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CCMA Strikes again: Mandatory Vaccinations are acceptable

By Aadil Patel, Director, Amy King, Professional Support Lawyer and Dylan Bouchier, Associate, Employment Law, Cliffe Dekker Hofmeyr

 

On 25 January 2022, the CCMA published an award in the matter of GK v Ndaka Security and Services (FSWK2448-21). In this matter, the commission was called upon to determine whether the employer committed an unfair labour practice in terms of section 186(2)(b) of the Labour Relations Act 66 of 1995 (LRA) when an employee was prevented from accessing the workplace and therefore could not carry out his duties following his refusal to comply with the employer’s mandatory vaccination policy.

 

In essence, the employee’s complaint was that the employer instructed him not to return to the workplace until he had been vaccinated against COVID-19. He was however offered an alternative to submit weekly negative COVID-19 test results, at his own cost.

 

The employee is employed as a safety practitioner at Ndaka Security and Services, in the business of providing security services to, among others, Sasol Ltd (Sasol). In providing the services to Sasol, the employer runs its operations at the Sasol site with approximately 36 guard posts. The employee’s post includes identifying risks on the site and engaging various stakeholders including his colleagues, clients, and the public. The employer’s decision to send the employee home was informed by Sasol’s requirement to have a 100% vaccination rate on site. The employee subsequently referred a dispute on the grounds that he was unfairly suspended from duty.

 

The commissioner considered the procedure followed by the employer in arriving at its decision. The employer had conducted three risk assessments over the course of 2020 and 2021 to determine appropriate measures to safeguard its employees and clients against the spread of COVID-19. Clearly influenced by Sasol’s imperative to have a 100% vaccination rate, the last risk assessment conducted in October 2021 identified classes of high-risk employees and requested those employees to become vaccinated.

 

The employer engaged in negotiations with trade unions and arrived at an agreement in respect of a mandatory vaccination policy. Following the process to determine the need for a mandatory vaccination policy and who would be affected by it, the employer approached the employee to request that he become vaccinated. A further meeting was held with the employee to discuss his concerns regarding vaccination and to persuade him to comply with the policy.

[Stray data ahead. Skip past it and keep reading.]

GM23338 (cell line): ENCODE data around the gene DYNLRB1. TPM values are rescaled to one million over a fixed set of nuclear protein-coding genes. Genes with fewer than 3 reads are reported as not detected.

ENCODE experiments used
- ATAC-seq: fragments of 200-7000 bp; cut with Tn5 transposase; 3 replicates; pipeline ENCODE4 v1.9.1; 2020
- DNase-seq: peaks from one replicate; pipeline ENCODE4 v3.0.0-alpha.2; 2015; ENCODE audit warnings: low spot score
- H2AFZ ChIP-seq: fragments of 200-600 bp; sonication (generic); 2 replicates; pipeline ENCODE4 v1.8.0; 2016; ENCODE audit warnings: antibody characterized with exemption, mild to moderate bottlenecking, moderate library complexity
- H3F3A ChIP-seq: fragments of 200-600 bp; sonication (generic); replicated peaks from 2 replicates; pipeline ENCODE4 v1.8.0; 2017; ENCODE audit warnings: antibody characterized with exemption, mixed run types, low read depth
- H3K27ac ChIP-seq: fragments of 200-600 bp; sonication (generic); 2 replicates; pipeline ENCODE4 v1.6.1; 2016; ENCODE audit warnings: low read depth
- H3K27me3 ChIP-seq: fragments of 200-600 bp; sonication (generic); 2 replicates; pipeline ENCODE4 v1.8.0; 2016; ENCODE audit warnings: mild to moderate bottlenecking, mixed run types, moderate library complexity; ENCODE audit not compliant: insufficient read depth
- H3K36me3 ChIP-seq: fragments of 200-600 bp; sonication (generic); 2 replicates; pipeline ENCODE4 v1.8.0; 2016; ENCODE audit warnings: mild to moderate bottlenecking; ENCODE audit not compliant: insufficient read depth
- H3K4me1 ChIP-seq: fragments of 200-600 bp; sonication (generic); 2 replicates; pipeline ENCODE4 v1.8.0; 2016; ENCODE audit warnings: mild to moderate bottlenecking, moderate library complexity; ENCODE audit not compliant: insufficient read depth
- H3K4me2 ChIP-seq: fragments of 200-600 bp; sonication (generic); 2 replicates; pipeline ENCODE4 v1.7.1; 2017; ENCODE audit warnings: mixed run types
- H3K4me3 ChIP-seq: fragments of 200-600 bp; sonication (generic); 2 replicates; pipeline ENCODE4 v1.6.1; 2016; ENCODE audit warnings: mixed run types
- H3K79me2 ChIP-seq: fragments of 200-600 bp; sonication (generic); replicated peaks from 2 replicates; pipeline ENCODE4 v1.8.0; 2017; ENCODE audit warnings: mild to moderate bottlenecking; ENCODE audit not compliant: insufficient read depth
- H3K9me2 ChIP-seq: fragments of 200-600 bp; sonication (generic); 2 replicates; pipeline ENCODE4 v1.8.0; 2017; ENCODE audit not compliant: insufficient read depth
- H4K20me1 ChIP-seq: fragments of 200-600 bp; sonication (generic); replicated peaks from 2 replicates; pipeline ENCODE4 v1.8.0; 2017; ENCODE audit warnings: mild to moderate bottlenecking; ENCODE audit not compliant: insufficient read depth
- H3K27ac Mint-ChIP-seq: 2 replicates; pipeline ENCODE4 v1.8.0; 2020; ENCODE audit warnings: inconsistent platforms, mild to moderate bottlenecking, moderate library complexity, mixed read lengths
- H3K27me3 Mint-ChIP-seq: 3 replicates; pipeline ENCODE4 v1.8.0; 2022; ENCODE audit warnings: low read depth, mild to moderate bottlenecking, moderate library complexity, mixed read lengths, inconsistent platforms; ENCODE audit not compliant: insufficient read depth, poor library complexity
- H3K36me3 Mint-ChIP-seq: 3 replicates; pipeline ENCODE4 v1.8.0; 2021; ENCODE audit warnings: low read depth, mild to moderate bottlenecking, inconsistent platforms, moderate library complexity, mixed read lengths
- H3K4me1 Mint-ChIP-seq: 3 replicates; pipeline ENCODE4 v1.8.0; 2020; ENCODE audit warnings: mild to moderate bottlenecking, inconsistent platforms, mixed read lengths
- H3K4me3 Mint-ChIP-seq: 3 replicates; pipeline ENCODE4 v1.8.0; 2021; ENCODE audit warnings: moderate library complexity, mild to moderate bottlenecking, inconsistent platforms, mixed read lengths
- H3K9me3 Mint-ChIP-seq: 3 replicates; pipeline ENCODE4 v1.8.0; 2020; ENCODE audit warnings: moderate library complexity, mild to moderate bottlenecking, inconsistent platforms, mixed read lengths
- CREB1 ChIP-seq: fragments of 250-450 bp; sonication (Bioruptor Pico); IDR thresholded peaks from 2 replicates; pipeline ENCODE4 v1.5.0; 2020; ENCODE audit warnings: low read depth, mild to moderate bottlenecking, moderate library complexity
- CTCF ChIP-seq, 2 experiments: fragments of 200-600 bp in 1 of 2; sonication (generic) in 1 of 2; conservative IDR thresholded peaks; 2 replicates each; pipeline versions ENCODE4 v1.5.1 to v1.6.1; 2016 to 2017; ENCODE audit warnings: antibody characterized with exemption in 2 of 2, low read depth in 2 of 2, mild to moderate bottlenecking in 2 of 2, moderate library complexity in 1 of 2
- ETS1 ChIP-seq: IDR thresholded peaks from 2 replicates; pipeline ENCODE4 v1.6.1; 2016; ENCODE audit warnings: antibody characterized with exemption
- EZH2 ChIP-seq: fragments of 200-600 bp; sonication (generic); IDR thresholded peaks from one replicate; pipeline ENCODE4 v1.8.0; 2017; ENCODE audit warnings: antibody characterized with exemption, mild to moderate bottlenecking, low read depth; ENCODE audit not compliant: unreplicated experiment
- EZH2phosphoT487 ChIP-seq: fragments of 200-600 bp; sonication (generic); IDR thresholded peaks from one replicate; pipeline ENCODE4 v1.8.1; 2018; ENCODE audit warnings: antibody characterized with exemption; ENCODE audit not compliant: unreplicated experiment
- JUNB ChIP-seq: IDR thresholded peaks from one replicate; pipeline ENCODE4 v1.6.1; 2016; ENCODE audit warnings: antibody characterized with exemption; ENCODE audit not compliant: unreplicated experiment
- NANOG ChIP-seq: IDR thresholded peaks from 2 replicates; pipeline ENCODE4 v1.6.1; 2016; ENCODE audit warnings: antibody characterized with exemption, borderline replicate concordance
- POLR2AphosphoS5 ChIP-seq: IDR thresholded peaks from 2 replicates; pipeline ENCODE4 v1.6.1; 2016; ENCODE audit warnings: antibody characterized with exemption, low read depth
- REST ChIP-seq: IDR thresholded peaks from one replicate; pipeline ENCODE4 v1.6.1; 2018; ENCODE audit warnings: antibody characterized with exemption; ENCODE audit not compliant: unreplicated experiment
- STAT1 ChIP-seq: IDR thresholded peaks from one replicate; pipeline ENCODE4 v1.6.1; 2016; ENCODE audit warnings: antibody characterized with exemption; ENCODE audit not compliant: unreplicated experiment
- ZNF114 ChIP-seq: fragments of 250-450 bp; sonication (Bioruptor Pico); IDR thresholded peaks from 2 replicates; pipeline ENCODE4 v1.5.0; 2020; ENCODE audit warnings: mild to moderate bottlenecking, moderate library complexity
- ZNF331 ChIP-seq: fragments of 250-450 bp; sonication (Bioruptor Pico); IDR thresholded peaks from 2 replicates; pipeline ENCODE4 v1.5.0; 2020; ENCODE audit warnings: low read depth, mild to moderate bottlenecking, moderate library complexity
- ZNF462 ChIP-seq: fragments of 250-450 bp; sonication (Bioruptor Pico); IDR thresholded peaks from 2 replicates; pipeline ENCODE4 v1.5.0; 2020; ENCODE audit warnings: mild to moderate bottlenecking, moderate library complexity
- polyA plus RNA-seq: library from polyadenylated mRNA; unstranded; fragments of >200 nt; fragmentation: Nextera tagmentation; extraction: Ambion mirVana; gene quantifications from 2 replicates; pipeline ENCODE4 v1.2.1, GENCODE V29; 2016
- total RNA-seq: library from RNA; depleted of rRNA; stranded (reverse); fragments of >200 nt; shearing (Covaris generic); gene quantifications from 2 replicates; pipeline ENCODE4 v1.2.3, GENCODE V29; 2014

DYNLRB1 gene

He persisted in his refusal, so the parties offered him an alternative of submitting weekly negative COVID-19 test results, at his cost. This, and some other alternative accommodations were extended to other employees including working in an isolated office and working from home on a ‘no work, no pay’ basis to those able to perform their duties under those circumstances.

 

The decision to suspend the employee was informed by his refusal to comply with either of the choices offered to him: vaccinate or submit weekly COVID-19 test results. The employee informed the employer that his reasons for refusal included that, among others, he was protected in terms of section 12 of the Constitution (the right to freedom and security), he was a devout Christian, and relied on his body’s natural immunity and his faith to recover from COVID-19. The employee was unwilling to submit weekly negative COVID-19 test results either.

 

As the employer disputed that the instruction to stay at home amounted to suspension, the first issue the commissioner was required to determine was whether the decision taken by the employer fell within the ambit of an unfair labour practice i.e., whether this conduct constitutes a form of suspension within the parameters of the LRA.

 

In order to arrive at a finding the CCMA considered various factors and legal principles. The employer is a security company providing an essential service and its employees are considered frontline workers under the Regulations to the Disaster Management Act. The employee shared an office with ten colleagues and his duties included visiting all sites and interacting with all personnel. The employee’s reliance on his religion as a reason to refuse vaccination was found to be woefully lacking as there was no theological or scientific support that the Christian faith precludes its members from being vaccinated. Finally, while many recover from COVID-19 without the benefit of the vaccine, it has been proven that vaccination curbs the rate of infection and significantly reduces the risk of severe COVID-19 sypmtoms.

 

Having considered these factors as well as various legal principles from the Constitution to regulations empowering employers to implement mandatory vaccination policies, the employer’s decision to send the employee home was indeed a suspension, however the CCMA found that it was not unfair and therefore did not constitute an unfair labour practice.

 

The CCMA has reiterated its support for employers who lay down procedures in the workplace in the interest of the health and safety of its employees and the public at large. The CCMA recently adjudicated a similar dispute based on mandatory vaccination policies in TM v Goldrush Group (GAJB 24054-21) where the employee’s dismissal pursuant to her refusal to be vaccinated was found to be fair.

 

Read the CCMAs finding here, to follow this developing area of law more closely.

 

For more information please contact Aadil Patel at [email protected],  Amy King at [email protected] or Dylan Bouchier [email protected]

Article published with the kind courtesy of Cliffe Dekker Hofmeyr www.cliffedekkerhofmeyr.com

 

 

 

 

 

 

 

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